Oddly enough, I never thought Immortal had eras. Yes, things changed when Horgh took over kit duties back in 1997. And, yes, they changed even more when Abbath took over songwriting and guitars following Demonaz’s tendinitis departure pre-At the Heart of Winter. But I never thought of these little additions and subtractions as anything more than the progression of the band. In the early days, the Abbath/Demonaz duo released some of the most vicious records the genre had ever heard. And when Abbath took the lead, their sound evolved even more—giving us At the Heart of Winter‘s six, technically-played tracks in forty-six minutes and 2002’s headbanging masterpiece, Sons of the Northern Darkness. But, now that Abbath is gone for good and Demonaz is back at the axe, I’ve finally realized that Immortal does indeed have eras. But what will this new era bring to us?
Regardless what Northern Chaos Gods brings to each of us, the opening track makes it clear that this is Immortal and it’s Demonaz’s band now. And the Demonaz’s way is giving new life to the sounds of old. The ferocious and unrelenting riffs that made Pure Holocaust and Blizzard Beasts fucking classics scream like frozen winds through “Northern Chaos Gods.” And it’s done in true Immortal fashion; never settling for one (or even four) crushing riffs and each one building off the other. Like everyone else on this goddamned planet, I’ve been anticipating and dreading this new slab of Immortal. But, like everyone who’s heard “Northern Chaos Gods,” I was convinced that, as long as the rest of the album delivers the same level of panda-faced attacks, this is gonna be great.
And that’s exactly what Northern Chaos Gods is: fucking great. Going into this, I knew the riffs would be there, the guitar playing would be top-notch, the drum work would be fantastic, and (once I discovered Peter Tägtgren on bass guitar) I knew the low-end would be audible. What I feared most—based on Demonaz‘s March of the Norse—were the vocals. But, from “Northern Chaos Gods” to ” Mighty Ravendark” (no, this isn’t a re-recording of “Blashyrkh (Mighty Ravendark)”), Demonaz is on his game. He’s no Abbath but his Quorthonian approach would suit any Immortal song well. Not only that but his voice gets better as the album progresses—with the last two tracks, “Blacker of Worlds” and “Mighty Ravendark,” being the most vicious and convincing of the entire album.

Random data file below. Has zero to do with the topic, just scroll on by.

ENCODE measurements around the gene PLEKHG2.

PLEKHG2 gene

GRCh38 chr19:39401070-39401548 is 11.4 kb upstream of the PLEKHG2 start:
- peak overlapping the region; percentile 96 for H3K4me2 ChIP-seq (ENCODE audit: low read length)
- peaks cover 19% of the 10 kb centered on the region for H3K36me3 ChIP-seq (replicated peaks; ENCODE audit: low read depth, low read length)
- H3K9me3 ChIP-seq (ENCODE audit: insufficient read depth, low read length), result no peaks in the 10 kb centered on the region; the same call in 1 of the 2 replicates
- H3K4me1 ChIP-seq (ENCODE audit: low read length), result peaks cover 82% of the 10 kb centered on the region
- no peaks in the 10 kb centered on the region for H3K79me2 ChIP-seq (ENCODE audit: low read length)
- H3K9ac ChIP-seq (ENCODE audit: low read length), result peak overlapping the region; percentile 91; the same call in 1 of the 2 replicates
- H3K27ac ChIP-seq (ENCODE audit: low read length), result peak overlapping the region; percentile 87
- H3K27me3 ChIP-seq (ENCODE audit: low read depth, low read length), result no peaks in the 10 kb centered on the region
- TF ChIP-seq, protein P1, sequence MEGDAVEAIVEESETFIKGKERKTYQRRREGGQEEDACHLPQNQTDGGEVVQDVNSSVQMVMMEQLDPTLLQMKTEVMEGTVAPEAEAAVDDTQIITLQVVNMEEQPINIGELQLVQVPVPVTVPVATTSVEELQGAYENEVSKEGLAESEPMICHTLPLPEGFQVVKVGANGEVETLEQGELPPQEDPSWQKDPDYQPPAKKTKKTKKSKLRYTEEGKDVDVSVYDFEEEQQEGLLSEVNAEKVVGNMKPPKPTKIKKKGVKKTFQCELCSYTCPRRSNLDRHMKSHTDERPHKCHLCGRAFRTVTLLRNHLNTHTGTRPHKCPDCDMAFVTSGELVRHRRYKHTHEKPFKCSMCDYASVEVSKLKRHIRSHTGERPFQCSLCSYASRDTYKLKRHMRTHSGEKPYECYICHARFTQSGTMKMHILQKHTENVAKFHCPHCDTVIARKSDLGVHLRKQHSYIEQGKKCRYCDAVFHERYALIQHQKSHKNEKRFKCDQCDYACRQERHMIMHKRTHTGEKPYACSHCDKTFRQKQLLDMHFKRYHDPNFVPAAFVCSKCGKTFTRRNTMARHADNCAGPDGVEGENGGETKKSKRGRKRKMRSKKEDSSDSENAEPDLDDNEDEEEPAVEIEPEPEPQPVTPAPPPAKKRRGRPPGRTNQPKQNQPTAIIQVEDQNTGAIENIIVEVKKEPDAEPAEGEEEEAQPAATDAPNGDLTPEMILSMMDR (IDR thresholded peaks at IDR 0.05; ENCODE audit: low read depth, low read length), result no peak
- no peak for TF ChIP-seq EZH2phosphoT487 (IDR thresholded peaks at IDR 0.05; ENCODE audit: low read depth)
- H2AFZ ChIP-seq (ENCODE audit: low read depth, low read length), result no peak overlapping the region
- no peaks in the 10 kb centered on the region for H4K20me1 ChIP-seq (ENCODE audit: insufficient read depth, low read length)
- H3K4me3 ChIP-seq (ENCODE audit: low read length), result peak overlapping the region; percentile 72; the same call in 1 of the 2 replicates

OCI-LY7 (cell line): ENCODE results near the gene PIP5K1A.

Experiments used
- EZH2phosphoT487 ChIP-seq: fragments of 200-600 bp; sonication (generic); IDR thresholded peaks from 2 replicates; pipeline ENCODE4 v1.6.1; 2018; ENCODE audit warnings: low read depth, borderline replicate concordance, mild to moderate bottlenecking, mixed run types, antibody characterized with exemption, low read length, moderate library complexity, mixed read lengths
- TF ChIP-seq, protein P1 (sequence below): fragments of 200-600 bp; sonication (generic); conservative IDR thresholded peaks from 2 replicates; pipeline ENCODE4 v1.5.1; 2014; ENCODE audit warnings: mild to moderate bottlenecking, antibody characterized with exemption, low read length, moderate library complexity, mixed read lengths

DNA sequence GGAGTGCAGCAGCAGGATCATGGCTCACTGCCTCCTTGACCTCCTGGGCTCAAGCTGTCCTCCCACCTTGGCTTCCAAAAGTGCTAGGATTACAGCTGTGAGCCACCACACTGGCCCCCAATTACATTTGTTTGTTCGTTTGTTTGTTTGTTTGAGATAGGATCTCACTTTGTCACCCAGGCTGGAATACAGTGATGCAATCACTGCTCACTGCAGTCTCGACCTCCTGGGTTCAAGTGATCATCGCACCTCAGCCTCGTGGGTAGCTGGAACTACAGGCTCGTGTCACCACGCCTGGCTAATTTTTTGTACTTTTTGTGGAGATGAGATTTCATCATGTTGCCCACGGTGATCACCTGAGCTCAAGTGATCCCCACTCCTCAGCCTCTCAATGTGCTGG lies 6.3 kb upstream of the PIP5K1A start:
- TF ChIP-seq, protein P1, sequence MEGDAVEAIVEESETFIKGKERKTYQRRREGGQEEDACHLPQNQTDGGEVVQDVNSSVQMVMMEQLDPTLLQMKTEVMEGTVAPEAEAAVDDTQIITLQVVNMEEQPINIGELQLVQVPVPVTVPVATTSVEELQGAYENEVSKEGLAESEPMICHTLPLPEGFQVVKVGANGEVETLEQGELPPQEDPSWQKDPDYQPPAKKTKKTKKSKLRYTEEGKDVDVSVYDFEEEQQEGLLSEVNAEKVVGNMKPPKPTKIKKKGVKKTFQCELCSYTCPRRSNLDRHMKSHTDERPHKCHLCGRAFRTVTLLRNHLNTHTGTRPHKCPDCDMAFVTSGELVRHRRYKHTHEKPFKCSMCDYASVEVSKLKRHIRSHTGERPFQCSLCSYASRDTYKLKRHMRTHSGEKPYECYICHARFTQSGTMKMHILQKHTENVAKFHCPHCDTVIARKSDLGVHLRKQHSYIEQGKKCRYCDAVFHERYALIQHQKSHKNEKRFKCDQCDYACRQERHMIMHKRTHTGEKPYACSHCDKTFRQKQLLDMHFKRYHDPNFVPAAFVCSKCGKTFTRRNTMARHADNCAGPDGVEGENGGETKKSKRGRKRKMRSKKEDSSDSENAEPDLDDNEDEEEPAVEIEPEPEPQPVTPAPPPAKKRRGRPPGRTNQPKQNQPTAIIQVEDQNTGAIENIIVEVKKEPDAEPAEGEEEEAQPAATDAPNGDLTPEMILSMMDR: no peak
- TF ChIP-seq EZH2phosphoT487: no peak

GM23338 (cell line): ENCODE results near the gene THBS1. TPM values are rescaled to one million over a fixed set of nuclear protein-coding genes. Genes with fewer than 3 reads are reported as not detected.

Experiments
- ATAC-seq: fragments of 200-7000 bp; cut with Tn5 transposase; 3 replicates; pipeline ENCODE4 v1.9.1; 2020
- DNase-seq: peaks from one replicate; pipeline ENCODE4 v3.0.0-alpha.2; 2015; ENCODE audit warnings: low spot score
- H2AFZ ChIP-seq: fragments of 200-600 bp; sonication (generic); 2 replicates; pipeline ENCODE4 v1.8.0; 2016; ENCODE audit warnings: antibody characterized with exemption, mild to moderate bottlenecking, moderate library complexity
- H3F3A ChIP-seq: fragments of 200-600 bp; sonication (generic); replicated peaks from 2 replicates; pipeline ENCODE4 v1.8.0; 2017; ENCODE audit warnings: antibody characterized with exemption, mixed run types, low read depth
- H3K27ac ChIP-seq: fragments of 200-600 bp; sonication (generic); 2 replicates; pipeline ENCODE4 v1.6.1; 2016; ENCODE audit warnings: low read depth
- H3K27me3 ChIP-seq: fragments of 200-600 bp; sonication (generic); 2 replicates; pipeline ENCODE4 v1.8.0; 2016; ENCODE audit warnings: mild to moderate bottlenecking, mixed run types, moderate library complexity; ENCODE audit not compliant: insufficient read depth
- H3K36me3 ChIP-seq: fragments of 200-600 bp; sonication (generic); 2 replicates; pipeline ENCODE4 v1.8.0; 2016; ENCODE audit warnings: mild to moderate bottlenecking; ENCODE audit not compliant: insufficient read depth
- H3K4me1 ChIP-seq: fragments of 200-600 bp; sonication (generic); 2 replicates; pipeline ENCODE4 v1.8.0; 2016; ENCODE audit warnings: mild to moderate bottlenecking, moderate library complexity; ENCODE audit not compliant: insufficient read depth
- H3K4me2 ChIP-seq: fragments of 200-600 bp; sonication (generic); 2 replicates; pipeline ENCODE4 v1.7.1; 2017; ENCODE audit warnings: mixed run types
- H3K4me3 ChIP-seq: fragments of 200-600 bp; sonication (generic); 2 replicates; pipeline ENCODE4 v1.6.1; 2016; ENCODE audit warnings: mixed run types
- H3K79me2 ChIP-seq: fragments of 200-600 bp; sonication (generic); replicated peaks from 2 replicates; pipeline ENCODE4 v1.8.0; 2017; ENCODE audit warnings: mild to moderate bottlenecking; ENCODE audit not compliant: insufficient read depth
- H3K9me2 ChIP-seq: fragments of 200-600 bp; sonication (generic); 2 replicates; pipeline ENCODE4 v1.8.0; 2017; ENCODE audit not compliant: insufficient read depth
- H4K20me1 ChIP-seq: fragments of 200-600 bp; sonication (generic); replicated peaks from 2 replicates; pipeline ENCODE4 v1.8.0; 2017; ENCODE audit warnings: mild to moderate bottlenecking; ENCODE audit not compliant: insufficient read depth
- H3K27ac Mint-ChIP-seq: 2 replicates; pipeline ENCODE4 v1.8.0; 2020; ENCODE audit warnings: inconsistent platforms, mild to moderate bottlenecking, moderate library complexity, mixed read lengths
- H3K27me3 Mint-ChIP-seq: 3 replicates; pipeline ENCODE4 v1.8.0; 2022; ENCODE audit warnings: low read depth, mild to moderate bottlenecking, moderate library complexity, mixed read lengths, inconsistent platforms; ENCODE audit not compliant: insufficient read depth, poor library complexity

As far as the tunes go, Immortal ain’t reinventing the wheel here. But the band does seem reinvigorated. As my buddy Grymm put it, it’s as if the band needed to break up (again) to bring life back into its weather-worn body. And “life,” so it seems, comes in the form of the classic Immortal gallops of “Into Battle Ride” and “Grim and Dark,” the exhausting and shameless riff changes of “Called to Ice,” and the icy, reverberating clean guitars of “Gates of Blashyrkh” and “Where Mountains Rise.” And, with each song, there’s a conscious effort to make Northern Chaos Gods feel as icy as a winter night in 1993. That said, you can still feel the Abbath influences in the All Shall Fall-like character of “Gates to Blashyrk” and the ballsy Sons of Northern Darkness-esque licks of “Grim and Dark.” It’s just been Demonaz-ed.
But no Immortal record is complete without melodic, atmospheric pieces. These come in the form of bruised-and-battered numbers, like “Gates of Blashyrkh” and “Black of Worlds,” and passion-filled, Bathory-inspired cuts, like “Where Mountains Rise” and “Mighty Ravendark.” “Gates of Blashyrkh” is a building song that gives way to one of the best closing riffs of the album, while “Black of Worlds” has the feels akin to the band’s classic, “Withstand the Fall of Time.” “Where Mountains Rise” is a straight-forward ditty whose sole purpose is to foreshadow the closer. And, when the closer finally arrives, it pushes the boundaries of Immortal‘s voice and instruments all the way to the end of its nine-minute length.